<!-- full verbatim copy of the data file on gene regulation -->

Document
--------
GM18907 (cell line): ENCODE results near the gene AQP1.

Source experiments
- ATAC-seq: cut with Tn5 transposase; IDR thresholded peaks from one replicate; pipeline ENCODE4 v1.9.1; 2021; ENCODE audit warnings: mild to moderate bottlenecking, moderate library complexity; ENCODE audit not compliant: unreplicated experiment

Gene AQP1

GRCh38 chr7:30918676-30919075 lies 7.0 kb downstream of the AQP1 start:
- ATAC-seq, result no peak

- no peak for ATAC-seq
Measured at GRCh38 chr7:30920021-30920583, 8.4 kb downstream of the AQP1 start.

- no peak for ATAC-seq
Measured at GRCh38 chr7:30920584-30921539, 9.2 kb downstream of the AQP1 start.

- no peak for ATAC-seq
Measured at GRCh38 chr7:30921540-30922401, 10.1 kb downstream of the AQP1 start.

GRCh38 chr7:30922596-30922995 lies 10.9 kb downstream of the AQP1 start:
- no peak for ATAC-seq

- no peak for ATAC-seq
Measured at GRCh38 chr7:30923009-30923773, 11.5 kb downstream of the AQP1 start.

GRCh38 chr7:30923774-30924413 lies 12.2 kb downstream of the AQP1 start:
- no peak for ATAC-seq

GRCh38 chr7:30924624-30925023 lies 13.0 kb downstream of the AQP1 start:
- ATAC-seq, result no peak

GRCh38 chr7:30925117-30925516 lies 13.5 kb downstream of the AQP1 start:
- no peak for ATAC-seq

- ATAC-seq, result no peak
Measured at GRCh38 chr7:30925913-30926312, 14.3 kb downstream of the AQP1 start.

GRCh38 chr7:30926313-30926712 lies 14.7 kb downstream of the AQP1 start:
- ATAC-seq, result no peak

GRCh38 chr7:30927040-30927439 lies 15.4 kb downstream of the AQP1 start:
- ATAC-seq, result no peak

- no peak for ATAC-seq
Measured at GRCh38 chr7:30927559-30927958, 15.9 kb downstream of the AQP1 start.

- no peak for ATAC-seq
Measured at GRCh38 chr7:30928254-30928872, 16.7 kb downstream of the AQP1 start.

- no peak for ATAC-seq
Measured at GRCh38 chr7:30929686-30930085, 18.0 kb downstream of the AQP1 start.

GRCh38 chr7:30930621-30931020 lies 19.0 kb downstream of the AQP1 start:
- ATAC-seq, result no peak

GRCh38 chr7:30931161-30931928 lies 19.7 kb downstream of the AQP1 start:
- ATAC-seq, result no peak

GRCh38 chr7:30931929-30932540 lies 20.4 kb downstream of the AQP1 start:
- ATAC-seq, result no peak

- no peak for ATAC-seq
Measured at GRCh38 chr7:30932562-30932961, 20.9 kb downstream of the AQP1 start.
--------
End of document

GM18907 (cell line): ENCODE results near the gene AQP1.

Source experiments
- ATAC-seq: cut with Tn5 transposase; IDR thresholded peaks from one replicate; pipeline ENCODE4 v1.9.1; 2021; ENCODE audit warnings: mild to moderate bottlenecking, moderate library complexity; ENCODE audit not compliant: unreplicated experiment

Gene AQP1

GRCh38 chr7:30918676-30919075 lies 7.0 kb downstream of the AQP1 start:
- ATAC-seq, result no peak

- no peak for ATAC-seq
Measured at GRCh38 chr7:30920021-30920583, 8.4 kb downstream of the AQP1 start.

- no peak for ATAC-seq
Measured at GRCh38 chr7:30920584-30921539, 9.2 kb downstream of the AQP1 start.

- no peak for ATAC-seq
Measured at GRCh38 chr7:30921540-30922401, 10.1 kb downstream of the AQP1 start.

GRCh38 chr7:30922596-30922995 lies 10.9 kb downstream of the AQP1 start:
- no peak for ATAC-seq

- no peak for ATAC-seq
Measured at GRCh38 chr7:30923009-30923773, 11.5 kb downstream of the AQP1 start.

GRCh38 chr7:30923774-30924413 lies 12.2 kb downstream of the AQP1 start:
- no peak for ATAC-seq

GRCh38 chr7:30924624-30925023 lies 13.0 kb downstream of the AQP1 start:
- ATAC-seq, result no peak

GRCh38 chr7:30925117-30925516 lies 13.5 kb downstream of the AQP1 start:
- no peak for ATAC-seq

- ATAC-seq, result no peak
Measured at GRCh38 chr7:30925913-30926312, 14.3 kb downstream of the AQP1 start.

GRCh38 chr7:30926313-30926712 lies 14.7 kb downstream of the AQP1 start:
- ATAC-seq, result no peak

GRCh38 chr7:30927040-30927439 lies 15.4 kb downstream of the AQP1 start:
- ATAC-seq, result no peak

- no peak for ATAC-seq
Measured at GRCh38 chr7:30927559-30927958, 15.9 kb downstream of the AQP1 start.

- no peak for ATAC-seq
Measured at GRCh38 chr7:30928254-30928872, 16.7 kb downstream of the AQP1 start.

- no peak for ATAC-seq
Measured at GRCh38 chr7:30929686-30930085, 18.0 kb downstream of the AQP1 start.

GRCh38 chr7:30930621-30931020 lies 19.0 kb downstream of the AQP1 start:
- ATAC-seq, result no peak

GRCh38 chr7:30931161-30931928 lies 19.7 kb downstream of the AQP1 start:
- ATAC-seq, result no peak

GRCh38 chr7:30931929-30932540 lies 20.4 kb downstream of the AQP1 start:
- ATAC-seq, result no peak

- no peak for ATAC-seq
Measured at GRCh38 chr7:30932562-30932961, 20.9 kb downstream of the AQP1 start.